5 Science-Backed Ideas for Healthy Living
We know that taking care of our well-being is important, but when work deadlines are calling or the family needs your attention, your own wellness can easily fall to the bottom of your priority list. Fortunately, many healthy lifestyle habits don’t require much time or money, and can even be an enjoyable break from your everyday to-dos. Here’s why healthy habits are key to improving your health and six ideas to try when you need some “me time.”
Why is personal care important?
When we’re overworked, stressed-out, or exhausted, it can be difficult to take care of our own daily maintenance tasks, let alone do activities we enjoy or make time to help others. And when we neglect our own care, it can leave us feeling burnt out, anxious, or depressed—states that affect everything from our performance at work to our relationships at home.
Studies suggest that carving out “me time” is a key part of a healthy lifestyle. Healthier habits and lifestyle adjustments have been linked to lower levels of stress and higher quality of life, as well as lower levels of morbidity and reduced healthcare costs. And it can start with just a few minutes a day and cost nothing. Here are five science-backed lifestyle practices that your current (and future) self may thank you for.
1. Practice meditation and mindfulness.
You don’t need to ascribe to a certain religion or spend a month on a far-flung retreat to meditate or reap its benefits. Numerous studies suggest that even a few minutes a day of meditation can have many health benefits—from helping reduce anxious and stressful thoughts to curbing insomnia. Apps like Headspace or Insight Timer offer meditation basics at low or no cost. You can also ask at your workplace to see if services like Modern Health are offered.
2. Try breathing practices.
We know breathing is essential to life, but since it happens automatically, many of us don’t pay much attention to it. But research suggests that certain breathing techniques can help improve everything from your focus to your sleep. Studies have also found that practices like nasal breathing and pursed-lip breathing, as well as the deeper diaphragmatic breathing involved in yoga practices can be helpful in managing symptoms of chronic obstructive pulmonary disease (COPD) as well as asthma.
3. Cook a meal at home.
From picking out a new recipe to gathering all the ingredients, cooking at home for yourself or for others can be a relaxing multi-sensory wellness practice. It’s also often a healthier option than grabbing take-out. For this reason, studies suggest it as a top self-care practice to help those with diabetes avoid hospital visits and other health implications.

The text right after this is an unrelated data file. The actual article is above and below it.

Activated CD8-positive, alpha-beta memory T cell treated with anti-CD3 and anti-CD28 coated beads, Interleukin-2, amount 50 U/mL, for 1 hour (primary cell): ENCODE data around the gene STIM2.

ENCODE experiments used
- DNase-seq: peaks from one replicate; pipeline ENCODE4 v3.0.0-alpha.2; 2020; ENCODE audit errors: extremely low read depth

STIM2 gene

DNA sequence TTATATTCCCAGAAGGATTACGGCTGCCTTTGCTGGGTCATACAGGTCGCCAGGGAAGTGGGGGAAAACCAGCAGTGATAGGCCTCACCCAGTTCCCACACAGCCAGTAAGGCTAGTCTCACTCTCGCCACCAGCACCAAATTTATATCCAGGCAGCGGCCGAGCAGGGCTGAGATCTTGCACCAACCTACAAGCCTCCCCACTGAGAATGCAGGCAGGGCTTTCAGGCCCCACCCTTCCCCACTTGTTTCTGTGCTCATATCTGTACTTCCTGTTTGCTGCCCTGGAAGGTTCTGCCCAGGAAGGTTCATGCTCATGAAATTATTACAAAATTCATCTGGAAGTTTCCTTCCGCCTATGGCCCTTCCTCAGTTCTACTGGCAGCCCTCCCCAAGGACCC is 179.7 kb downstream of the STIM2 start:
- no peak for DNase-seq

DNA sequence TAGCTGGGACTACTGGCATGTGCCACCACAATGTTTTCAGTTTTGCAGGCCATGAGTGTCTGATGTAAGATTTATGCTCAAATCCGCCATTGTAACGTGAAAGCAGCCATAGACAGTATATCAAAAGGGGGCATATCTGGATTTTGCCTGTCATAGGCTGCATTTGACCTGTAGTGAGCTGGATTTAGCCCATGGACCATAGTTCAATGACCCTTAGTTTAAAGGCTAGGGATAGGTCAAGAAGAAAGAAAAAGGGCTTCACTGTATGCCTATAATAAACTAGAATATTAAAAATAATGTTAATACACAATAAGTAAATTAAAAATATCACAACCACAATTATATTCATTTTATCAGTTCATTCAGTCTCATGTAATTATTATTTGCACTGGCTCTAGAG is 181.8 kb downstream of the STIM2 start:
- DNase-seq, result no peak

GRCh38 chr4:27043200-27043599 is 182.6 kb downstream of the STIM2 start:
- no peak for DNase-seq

4. Do something creative.
When it comes to the arts, you don’t need to have mastered a craft to enjoy it. The act of expressing in an artistic way can be enjoyable regardless of the outcome. And studies show that doing something creative—strumming a guitar, singing to yourself in the shower, or writing creatively—can boost your mood and emotional health as well as contribute to reducing stress and feelings of depression.
5. Stay on top of your medications.
While this may seem obvious, forgetting to take essential medications is more common than you might think. In fact, studies have shown that up to 20-30% of medications are never filled, and that nearly 50% of medications for chronic disease aren’t taken as prescribed. Alto can help make sure your prescriptions are delivered on time, as well as connect you with a pharmacist to answer any questions about dosage or side effects.
It's essential to be your own advocate when it comes to your health and well-being, and we’re here to support you with exceptional pharmacy care every step of the way. Talking with your healthcare provider about healthier habits and lifestyle adjustments can be just as important as discussing your medications.
Our team of patient care pharmacists at Alto is available to chat whenever questions come up. Feel free to reach out any time via in-app secure messaging or phone at 1-800-874-5881.
This content is not intended to be a substitute for professional medical advice, diagnosis, or treatment. Always seek the advice of your physician or another qualified health provider with any questions you may have regarding a medical condition.